Peruse the Sojourners website and newsletters, and one thing becomes very clear very quickly: to Jim Wallis, “social justice” necessarily includes statist coercion. The link Wallis includes for the “heart of our Christian faith” (above) will take you to an online reference to Luke 4:18-19 where Jesus talks about His mission to “to bring good news to the poor. He has sent me to proclaim release to the captives and recovery of sight to the blind, to let the oppressed go free.” Where, pray tell, is there any reference here or anywhere else in New Testament urging Christians to lobby the government for ever more statist programs of legalized theft and wealth redistribution?
If “social justice” simply meant Christian charity of material goods, this should not be controversial. But the “social justice” crown never means that. In fact, they typically hate the idea of Christian charity. Christian charity implies individual ownership and gifts by willing individuals to the needy. “Social justice” people despise that whole idea. They begin with the Marxist assumption that the mere fact of an uneven distribution of wealth means that the ‘haves’ have exploited the ‘have nots’ to get what they have.
Jim Wallis and his friends never even attempt to hide this assumption, and it is the key assumption through which they filter everything in the Bible to get their theological views. These views are very theological, but not at all Christian.
These views are not Christian because they are not at all non-violent. When you first realize this, it is a bit surprising in light of the fact that the “social justice” crowd loves to proclaim their commitment to “non-violence” when it come to things like civil defense and capital punishment. But when it comes to redistributing wealth, the “social justice” people are ever ready to have the state impose by force their latest scheme of wealth redistribution. Of course, to redistribute wealth you must first take it from people – something the Bible condemns as theft, a most important form of true injustice. Historically speaking, state-imposed theft leads to a destruction of economic society. Thus, “social justice” is neither social nor just.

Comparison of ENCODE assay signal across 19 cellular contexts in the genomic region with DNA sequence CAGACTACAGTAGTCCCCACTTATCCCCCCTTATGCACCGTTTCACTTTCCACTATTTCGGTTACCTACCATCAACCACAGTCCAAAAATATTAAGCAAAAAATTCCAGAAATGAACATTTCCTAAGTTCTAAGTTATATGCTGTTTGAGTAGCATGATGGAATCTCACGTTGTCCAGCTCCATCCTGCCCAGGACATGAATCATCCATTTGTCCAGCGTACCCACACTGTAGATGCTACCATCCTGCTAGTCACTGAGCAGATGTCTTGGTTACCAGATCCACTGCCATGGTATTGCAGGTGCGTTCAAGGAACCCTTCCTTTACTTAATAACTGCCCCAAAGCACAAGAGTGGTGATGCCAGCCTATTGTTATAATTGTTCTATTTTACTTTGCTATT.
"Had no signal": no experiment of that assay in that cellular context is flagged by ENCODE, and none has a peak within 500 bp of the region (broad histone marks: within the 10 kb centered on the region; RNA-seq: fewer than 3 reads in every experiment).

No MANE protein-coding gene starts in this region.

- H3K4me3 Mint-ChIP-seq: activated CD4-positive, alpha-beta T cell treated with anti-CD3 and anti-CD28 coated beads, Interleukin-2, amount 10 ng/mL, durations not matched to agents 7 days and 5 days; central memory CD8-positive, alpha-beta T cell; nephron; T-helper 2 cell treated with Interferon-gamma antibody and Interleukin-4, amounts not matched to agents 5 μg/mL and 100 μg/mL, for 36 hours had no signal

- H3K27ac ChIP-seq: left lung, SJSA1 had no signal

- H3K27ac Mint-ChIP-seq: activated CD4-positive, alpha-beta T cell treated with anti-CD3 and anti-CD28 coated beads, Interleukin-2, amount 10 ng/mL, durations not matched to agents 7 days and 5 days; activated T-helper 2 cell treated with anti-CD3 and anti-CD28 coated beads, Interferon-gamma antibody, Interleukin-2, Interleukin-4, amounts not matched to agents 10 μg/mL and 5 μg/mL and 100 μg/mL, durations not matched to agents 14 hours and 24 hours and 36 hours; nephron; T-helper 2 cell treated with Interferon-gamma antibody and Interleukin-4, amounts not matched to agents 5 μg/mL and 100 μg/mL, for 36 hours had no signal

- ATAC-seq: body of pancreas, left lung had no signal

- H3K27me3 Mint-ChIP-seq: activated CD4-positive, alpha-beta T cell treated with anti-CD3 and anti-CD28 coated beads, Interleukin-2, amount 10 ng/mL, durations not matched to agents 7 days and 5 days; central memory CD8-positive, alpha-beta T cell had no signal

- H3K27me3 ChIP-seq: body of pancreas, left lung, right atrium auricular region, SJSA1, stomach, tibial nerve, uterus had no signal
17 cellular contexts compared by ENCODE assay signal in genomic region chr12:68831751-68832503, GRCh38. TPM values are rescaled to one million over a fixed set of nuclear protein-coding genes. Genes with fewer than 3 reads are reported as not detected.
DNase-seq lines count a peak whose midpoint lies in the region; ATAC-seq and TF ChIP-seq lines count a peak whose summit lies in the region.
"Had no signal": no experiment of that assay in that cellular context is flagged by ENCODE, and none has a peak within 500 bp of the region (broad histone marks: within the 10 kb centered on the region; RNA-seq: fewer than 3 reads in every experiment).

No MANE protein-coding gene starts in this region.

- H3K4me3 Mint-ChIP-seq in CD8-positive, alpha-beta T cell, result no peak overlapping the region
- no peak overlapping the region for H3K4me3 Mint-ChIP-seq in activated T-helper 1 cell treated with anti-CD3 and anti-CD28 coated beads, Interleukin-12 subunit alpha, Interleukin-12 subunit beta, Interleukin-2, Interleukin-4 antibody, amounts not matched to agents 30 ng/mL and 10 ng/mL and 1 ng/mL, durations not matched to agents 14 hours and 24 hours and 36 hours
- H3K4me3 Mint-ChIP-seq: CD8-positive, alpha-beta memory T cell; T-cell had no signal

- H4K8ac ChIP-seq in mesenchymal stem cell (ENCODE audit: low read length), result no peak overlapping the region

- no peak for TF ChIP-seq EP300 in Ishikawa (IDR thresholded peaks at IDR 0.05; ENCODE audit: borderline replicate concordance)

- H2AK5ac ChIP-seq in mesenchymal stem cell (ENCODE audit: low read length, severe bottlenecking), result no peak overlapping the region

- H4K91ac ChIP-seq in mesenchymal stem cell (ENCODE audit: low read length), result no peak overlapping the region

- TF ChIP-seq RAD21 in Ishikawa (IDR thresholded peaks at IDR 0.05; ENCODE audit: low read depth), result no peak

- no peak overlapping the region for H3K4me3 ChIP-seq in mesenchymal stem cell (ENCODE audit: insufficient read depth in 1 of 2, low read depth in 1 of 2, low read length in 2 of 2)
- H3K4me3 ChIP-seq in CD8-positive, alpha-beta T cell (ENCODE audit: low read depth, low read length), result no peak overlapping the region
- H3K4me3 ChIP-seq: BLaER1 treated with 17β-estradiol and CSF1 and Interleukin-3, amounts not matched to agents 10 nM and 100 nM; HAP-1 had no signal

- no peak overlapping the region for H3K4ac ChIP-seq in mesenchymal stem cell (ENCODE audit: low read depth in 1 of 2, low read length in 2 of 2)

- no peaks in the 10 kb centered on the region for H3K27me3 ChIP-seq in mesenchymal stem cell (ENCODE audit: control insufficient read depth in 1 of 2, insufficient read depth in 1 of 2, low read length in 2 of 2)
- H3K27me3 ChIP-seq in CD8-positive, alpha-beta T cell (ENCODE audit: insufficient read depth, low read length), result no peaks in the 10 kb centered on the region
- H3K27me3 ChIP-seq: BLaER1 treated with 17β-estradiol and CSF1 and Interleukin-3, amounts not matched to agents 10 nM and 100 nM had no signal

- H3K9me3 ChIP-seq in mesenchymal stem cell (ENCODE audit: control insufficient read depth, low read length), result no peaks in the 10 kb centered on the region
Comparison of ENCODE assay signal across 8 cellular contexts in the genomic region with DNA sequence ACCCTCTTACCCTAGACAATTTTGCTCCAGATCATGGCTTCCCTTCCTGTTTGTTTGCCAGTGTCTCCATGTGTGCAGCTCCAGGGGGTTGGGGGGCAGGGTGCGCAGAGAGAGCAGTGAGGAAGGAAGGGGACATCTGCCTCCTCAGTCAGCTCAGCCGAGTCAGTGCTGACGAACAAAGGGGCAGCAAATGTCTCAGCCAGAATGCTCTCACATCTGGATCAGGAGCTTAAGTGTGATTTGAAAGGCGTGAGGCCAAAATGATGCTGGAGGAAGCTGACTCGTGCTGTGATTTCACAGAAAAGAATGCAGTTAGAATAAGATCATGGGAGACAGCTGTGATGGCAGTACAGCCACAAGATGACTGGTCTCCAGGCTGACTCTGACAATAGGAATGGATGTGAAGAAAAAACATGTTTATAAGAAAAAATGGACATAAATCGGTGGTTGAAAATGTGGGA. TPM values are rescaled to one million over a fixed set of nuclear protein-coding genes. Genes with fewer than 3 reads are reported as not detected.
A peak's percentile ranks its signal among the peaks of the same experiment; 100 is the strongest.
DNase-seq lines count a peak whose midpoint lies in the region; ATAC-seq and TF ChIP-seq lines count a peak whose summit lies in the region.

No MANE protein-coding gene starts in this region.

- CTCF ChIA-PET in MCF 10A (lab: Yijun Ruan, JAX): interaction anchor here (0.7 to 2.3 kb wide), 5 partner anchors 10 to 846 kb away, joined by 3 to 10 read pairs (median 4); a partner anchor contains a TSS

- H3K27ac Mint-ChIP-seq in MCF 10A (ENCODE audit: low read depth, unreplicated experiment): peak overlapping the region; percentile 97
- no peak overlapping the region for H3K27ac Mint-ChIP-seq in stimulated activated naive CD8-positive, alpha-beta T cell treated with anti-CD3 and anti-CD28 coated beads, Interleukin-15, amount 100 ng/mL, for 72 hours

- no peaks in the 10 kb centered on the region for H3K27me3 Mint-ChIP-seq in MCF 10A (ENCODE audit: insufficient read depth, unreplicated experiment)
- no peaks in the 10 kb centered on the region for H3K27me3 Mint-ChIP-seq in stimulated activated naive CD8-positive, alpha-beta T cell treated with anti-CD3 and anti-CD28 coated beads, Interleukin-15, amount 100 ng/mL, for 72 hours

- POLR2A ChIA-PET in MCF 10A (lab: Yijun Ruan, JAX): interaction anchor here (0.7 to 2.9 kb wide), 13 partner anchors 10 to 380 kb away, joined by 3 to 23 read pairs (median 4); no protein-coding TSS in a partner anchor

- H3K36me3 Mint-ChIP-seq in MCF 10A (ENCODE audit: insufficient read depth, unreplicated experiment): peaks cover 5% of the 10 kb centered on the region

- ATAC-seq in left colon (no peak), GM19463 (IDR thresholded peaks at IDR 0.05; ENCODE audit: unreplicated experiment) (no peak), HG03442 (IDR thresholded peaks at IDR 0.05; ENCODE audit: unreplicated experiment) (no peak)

This is something that Glen Beck understands, but Jim Wallis does not. The extent to which anti-social injustice views have infiltrated many churches is shameful. Just browse the websites of most mainline denominations and you will find things like this from the United Church of Christ website:
Churches are already doing a lot to take care of needy people directly through charity work. . . But Christians devote much less effort to influencing what governments do.
God, however, requires both charity and justice, and justice can often be achieved only through the mechanism of government.
Government is not the only or always the best instrument to deal with injustice. But it is one of the institutions created by God part of God's providence for the welfare of people. Because we live in a democracy, a nation with a government "of the people," we have a special privilege and responsibility to use the power of our citizenship to promote public justice and reduce hunger.
If you give of what you have to feed the poor, and urge your neighbors to do likewise, that is a Christ-like action. But if you lobby the government to force people to redistribute wealth to the poor, that is a Chairman Mao-like action. The fact that it is “for the poor” is morally insignificant if the means is legalized theft.
Even though Glen Beck is part of something (Mormonism) that is not a Christian church, he has discerned that Christians should abandon groups that advocate anti-social injustice. Good for you, Glen Beck!